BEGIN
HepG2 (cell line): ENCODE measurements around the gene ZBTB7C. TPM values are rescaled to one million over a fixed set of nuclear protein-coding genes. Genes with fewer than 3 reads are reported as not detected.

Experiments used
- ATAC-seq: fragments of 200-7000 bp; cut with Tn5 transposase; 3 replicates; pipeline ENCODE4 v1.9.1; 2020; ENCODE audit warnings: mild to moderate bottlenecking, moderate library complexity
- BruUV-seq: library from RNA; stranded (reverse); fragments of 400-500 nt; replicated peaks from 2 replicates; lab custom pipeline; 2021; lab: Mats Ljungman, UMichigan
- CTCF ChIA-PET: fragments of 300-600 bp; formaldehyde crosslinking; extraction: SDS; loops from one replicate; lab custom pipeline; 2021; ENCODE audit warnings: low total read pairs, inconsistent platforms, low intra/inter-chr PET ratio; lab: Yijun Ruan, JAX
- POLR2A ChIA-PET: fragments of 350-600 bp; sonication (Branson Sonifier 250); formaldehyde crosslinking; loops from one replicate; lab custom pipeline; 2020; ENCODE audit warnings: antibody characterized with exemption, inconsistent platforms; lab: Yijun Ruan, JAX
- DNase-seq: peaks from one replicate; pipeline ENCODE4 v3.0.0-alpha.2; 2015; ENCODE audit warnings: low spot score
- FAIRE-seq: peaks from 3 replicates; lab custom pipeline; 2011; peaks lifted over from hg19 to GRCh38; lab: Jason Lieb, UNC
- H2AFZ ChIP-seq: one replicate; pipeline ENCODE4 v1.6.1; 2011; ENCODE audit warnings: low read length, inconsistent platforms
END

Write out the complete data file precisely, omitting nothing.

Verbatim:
HepG2 (cell line): ENCODE measurements around the gene ZBTB7C. TPM values are rescaled to one million over a fixed set of nuclear protein-coding genes. Genes with fewer than 3 reads are reported as not detected.

Experiments used
- ATAC-seq: fragments of 200-7000 bp; cut with Tn5 transposase; 3 replicates; pipeline ENCODE4 v1.9.1; 2020; ENCODE audit warnings: mild to moderate bottlenecking, moderate library complexity
- BruUV-seq: library from RNA; stranded (reverse); fragments of 400-500 nt; replicated peaks from 2 replicates; lab custom pipeline; 2021; lab: Mats Ljungman, UMichigan
- CTCF ChIA-PET: fragments of 300-600 bp; formaldehyde crosslinking; extraction: SDS; loops from one replicate; lab custom pipeline; 2021; ENCODE audit warnings: low total read pairs, inconsistent platforms, low intra/inter-chr PET ratio; lab: Yijun Ruan, JAX
- POLR2A ChIA-PET: fragments of 350-600 bp; sonication (Branson Sonifier 250); formaldehyde crosslinking; loops from one replicate; lab custom pipeline; 2020; ENCODE audit warnings: antibody characterized with exemption, inconsistent platforms; lab: Yijun Ruan, JAX
- DNase-seq: peaks from one replicate; pipeline ENCODE4 v3.0.0-alpha.2; 2015; ENCODE audit warnings: low spot score
- FAIRE-seq: peaks from 3 replicates; lab custom pipeline; 2011; peaks lifted over from hg19 to GRCh38; lab: Jason Lieb, UNC
- H2AFZ ChIP-seq: one replicate; pipeline ENCODE4 v1.6.1; 2011; ENCODE audit warnings: low read length, inconsistent platforms